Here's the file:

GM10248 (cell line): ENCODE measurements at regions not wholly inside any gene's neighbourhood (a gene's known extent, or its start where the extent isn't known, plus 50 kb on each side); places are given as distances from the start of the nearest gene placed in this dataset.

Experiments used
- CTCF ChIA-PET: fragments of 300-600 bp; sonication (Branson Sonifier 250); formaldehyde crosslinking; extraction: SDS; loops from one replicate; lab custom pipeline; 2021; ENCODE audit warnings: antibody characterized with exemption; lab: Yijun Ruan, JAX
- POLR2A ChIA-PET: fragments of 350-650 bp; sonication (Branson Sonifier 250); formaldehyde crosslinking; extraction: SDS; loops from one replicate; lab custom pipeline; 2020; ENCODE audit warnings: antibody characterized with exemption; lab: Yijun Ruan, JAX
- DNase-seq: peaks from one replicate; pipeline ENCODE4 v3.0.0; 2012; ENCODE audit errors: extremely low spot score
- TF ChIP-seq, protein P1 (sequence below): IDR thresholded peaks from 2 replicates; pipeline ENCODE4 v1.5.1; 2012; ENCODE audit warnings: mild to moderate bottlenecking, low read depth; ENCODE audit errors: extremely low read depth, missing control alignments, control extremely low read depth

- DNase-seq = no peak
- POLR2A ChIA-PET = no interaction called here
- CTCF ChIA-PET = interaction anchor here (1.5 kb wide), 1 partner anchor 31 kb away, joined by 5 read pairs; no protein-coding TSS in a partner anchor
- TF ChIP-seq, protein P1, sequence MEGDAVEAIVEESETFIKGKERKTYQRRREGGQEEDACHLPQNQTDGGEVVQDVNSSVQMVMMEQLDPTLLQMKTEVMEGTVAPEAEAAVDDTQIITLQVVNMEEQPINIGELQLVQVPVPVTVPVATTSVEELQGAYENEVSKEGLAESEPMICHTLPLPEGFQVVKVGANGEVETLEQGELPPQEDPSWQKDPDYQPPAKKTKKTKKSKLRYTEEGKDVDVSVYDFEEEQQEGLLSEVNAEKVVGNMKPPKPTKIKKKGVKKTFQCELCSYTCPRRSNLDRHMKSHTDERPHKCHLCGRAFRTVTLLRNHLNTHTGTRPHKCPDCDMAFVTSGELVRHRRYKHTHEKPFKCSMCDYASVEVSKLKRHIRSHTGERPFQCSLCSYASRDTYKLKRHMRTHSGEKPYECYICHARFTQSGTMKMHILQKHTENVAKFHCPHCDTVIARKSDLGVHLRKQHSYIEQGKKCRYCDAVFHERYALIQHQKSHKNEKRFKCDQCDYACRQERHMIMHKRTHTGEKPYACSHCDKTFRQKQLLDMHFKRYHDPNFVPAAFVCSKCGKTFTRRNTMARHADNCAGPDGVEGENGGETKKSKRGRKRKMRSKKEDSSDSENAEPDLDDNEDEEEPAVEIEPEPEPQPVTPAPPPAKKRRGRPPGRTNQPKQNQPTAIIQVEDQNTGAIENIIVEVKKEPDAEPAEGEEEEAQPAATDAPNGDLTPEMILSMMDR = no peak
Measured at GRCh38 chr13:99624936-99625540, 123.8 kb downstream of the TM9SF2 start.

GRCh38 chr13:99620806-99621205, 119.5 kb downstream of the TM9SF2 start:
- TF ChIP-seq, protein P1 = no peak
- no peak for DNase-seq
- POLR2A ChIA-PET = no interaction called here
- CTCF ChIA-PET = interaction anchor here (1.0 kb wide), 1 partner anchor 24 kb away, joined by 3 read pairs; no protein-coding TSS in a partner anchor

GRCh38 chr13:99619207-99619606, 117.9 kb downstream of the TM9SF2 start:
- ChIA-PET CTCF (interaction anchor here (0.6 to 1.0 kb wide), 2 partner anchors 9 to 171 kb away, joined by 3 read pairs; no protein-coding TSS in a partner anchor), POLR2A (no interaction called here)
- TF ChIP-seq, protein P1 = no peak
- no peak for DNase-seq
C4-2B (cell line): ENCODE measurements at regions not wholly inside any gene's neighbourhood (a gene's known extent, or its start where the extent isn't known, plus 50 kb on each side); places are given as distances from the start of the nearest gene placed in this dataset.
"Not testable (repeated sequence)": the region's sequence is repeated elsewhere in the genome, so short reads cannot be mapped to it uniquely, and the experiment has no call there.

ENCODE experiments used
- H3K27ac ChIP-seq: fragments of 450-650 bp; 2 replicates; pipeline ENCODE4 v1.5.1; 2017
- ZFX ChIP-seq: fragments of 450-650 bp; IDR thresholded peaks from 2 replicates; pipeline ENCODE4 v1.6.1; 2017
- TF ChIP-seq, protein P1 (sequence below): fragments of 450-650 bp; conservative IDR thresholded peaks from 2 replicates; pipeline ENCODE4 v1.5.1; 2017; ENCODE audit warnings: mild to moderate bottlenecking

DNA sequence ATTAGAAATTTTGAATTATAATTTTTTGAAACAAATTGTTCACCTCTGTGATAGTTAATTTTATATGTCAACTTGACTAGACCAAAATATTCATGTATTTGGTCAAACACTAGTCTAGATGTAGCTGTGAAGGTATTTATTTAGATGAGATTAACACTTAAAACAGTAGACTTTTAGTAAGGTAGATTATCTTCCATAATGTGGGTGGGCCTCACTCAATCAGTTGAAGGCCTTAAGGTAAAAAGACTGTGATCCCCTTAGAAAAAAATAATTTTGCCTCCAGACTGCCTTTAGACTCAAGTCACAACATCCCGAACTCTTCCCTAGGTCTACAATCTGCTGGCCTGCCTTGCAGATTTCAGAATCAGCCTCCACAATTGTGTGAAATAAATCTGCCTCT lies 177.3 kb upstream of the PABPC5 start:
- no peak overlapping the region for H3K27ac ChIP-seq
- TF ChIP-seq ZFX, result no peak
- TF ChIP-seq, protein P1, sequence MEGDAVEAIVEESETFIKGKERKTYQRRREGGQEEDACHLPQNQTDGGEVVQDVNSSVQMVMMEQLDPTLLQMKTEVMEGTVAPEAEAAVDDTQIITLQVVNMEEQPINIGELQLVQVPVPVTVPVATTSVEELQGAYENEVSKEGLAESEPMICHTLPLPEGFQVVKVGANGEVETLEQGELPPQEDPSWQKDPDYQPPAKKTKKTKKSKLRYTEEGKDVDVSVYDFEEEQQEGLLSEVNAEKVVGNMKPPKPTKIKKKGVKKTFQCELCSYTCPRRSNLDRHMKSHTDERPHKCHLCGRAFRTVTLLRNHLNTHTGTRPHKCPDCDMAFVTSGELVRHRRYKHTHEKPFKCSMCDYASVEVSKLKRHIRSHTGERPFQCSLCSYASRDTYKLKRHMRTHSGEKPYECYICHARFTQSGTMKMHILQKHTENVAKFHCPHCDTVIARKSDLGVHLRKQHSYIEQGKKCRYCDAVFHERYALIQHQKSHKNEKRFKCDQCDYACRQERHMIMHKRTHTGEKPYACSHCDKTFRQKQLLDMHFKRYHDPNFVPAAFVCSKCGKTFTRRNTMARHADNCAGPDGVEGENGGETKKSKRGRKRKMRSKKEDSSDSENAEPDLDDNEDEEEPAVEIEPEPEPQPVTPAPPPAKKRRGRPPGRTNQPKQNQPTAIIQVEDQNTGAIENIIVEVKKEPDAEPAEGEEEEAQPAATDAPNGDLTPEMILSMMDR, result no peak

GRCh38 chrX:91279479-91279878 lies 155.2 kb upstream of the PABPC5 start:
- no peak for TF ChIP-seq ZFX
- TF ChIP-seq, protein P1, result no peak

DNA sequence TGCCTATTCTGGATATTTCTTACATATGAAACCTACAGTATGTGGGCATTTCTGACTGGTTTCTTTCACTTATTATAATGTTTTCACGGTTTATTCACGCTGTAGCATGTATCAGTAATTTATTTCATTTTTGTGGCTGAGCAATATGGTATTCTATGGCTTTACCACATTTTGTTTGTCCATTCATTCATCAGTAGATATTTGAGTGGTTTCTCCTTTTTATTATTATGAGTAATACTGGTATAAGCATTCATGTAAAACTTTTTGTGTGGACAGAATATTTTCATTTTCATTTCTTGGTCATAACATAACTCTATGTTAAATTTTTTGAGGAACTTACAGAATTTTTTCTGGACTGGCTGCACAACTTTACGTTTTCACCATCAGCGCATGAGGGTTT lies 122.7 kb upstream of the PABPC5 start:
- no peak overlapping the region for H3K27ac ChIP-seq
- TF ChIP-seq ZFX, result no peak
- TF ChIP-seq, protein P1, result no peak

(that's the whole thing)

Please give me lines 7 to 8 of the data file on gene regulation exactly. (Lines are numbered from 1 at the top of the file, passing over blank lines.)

- DNase-seq = no peak
- POLR2A ChIA-PET = no interaction called here